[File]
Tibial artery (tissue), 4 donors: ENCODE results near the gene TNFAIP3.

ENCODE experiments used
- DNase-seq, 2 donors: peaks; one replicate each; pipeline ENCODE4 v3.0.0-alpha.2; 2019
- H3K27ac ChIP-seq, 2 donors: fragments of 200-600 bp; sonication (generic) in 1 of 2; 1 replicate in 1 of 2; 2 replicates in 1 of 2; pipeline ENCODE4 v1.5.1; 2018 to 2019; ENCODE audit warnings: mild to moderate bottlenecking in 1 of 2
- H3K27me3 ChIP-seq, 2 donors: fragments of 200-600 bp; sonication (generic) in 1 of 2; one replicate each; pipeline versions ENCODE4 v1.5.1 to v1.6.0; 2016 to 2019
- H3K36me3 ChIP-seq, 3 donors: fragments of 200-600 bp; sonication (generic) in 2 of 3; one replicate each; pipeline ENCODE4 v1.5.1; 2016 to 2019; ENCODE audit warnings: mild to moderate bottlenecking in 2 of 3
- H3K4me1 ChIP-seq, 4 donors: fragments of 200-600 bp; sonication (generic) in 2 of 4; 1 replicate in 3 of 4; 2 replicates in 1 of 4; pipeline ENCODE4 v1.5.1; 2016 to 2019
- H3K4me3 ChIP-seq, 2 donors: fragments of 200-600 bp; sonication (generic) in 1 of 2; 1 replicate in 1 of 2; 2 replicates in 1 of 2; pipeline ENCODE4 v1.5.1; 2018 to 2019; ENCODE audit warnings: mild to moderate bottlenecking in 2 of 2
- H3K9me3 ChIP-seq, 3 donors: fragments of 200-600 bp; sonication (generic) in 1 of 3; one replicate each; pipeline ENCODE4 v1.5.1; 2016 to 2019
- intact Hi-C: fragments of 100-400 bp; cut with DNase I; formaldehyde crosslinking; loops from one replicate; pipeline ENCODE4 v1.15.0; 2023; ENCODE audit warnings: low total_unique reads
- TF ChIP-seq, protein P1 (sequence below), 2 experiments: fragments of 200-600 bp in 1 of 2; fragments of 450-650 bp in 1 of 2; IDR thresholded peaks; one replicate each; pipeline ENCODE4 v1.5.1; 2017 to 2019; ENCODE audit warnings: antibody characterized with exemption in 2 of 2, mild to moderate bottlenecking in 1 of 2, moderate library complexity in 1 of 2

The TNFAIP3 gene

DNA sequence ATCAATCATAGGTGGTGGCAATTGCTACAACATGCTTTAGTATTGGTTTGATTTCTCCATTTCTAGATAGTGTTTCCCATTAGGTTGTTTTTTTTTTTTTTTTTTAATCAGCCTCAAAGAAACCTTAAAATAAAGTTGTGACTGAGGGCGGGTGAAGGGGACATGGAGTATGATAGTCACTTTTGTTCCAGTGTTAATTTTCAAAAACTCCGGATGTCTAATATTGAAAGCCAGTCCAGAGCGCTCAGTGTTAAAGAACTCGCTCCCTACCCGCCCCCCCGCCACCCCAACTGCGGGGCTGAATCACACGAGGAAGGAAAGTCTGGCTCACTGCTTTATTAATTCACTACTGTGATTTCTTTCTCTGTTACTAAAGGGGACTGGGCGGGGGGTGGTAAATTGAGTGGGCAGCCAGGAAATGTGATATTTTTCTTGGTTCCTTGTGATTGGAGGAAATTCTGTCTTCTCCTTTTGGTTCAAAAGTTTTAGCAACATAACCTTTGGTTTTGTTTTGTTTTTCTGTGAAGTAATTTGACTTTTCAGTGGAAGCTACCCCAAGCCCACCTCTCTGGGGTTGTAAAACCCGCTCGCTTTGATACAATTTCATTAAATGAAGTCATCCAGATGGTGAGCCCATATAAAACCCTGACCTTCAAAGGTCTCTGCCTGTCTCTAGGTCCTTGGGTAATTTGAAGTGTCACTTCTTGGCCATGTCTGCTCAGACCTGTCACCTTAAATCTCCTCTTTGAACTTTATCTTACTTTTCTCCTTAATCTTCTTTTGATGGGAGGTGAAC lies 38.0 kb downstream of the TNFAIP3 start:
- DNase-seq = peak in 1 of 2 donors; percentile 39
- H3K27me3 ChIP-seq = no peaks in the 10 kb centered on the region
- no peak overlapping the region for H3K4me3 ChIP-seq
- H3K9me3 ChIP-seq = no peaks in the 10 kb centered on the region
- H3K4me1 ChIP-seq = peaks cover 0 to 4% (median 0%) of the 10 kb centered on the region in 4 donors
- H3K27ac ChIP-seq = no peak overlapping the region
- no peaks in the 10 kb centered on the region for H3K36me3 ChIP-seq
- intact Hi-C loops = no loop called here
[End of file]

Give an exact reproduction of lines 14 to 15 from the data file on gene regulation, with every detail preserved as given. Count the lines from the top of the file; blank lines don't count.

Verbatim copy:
- DNase-seq = peak in 1 of 2 donors; percentile 39
- H3K27me3 ChIP-seq = no peaks in the 10 kb centered on the region